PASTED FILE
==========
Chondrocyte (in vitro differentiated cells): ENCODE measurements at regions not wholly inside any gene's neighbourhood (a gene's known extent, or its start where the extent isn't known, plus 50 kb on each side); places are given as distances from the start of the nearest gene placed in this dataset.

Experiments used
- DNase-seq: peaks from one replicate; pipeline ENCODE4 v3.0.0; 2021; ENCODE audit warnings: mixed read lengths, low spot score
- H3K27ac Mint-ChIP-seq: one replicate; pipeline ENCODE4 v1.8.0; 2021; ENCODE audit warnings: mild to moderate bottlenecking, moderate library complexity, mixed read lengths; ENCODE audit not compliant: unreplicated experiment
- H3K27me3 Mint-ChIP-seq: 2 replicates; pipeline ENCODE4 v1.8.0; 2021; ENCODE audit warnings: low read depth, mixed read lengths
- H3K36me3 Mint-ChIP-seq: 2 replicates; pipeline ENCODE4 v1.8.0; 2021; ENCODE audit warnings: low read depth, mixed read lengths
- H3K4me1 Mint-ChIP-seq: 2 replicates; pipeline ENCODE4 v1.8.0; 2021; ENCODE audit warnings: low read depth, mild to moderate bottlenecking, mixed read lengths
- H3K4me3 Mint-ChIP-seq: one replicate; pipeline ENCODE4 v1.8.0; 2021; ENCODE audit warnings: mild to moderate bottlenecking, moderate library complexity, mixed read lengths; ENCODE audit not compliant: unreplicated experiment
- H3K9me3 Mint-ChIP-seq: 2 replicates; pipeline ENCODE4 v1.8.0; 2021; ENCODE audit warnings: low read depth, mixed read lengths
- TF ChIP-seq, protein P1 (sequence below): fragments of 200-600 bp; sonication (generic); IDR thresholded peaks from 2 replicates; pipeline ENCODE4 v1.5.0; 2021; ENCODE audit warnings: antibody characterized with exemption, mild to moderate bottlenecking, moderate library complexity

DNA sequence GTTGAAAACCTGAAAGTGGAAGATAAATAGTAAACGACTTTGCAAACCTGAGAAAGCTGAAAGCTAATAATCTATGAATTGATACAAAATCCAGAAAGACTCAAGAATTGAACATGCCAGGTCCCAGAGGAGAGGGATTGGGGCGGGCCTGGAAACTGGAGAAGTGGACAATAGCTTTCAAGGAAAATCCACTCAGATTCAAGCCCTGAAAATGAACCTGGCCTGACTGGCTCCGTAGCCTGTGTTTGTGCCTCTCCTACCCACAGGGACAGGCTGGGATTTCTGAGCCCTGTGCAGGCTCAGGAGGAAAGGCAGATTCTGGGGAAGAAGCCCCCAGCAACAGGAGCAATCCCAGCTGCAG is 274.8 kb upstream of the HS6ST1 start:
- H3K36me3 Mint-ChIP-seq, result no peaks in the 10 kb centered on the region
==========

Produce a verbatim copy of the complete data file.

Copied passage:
Chondrocyte (in vitro differentiated cells): ENCODE measurements at regions not wholly inside any gene's neighbourhood (a gene's known extent, or its start where the extent isn't known, plus 50 kb on each side); places are given as distances from the start of the nearest gene placed in this dataset.

Experiments used
- DNase-seq: peaks from one replicate; pipeline ENCODE4 v3.0.0; 2021; ENCODE audit warnings: mixed read lengths, low spot score
- H3K27ac Mint-ChIP-seq: one replicate; pipeline ENCODE4 v1.8.0; 2021; ENCODE audit warnings: mild to moderate bottlenecking, moderate library complexity, mixed read lengths; ENCODE audit not compliant: unreplicated experiment
- H3K27me3 Mint-ChIP-seq: 2 replicates; pipeline ENCODE4 v1.8.0; 2021; ENCODE audit warnings: low read depth, mixed read lengths
- H3K36me3 Mint-ChIP-seq: 2 replicates; pipeline ENCODE4 v1.8.0; 2021; ENCODE audit warnings: low read depth, mixed read lengths
- H3K4me1 Mint-ChIP-seq: 2 replicates; pipeline ENCODE4 v1.8.0; 2021; ENCODE audit warnings: low read depth, mild to moderate bottlenecking, mixed read lengths
- H3K4me3 Mint-ChIP-seq: one replicate; pipeline ENCODE4 v1.8.0; 2021; ENCODE audit warnings: mild to moderate bottlenecking, moderate library complexity, mixed read lengths; ENCODE audit not compliant: unreplicated experiment
- H3K9me3 Mint-ChIP-seq: 2 replicates; pipeline ENCODE4 v1.8.0; 2021; ENCODE audit warnings: low read depth, mixed read lengths
- TF ChIP-seq, protein P1 (sequence below): fragments of 200-600 bp; sonication (generic); IDR thresholded peaks from 2 replicates; pipeline ENCODE4 v1.5.0; 2021; ENCODE audit warnings: antibody characterized with exemption, mild to moderate bottlenecking, moderate library complexity

DNA sequence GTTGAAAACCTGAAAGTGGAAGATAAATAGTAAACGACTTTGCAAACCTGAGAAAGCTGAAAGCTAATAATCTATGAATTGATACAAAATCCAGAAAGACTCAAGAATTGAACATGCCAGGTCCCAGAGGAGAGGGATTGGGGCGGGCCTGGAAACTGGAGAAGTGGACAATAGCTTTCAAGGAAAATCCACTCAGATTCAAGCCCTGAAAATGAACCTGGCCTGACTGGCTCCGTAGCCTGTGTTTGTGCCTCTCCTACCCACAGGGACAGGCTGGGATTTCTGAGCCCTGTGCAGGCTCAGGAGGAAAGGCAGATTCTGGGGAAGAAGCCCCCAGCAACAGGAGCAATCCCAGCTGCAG is 274.8 kb upstream of the HS6ST1 start:
- H3K36me3 Mint-ChIP-seq, result no peaks in the 10 kb centered on the region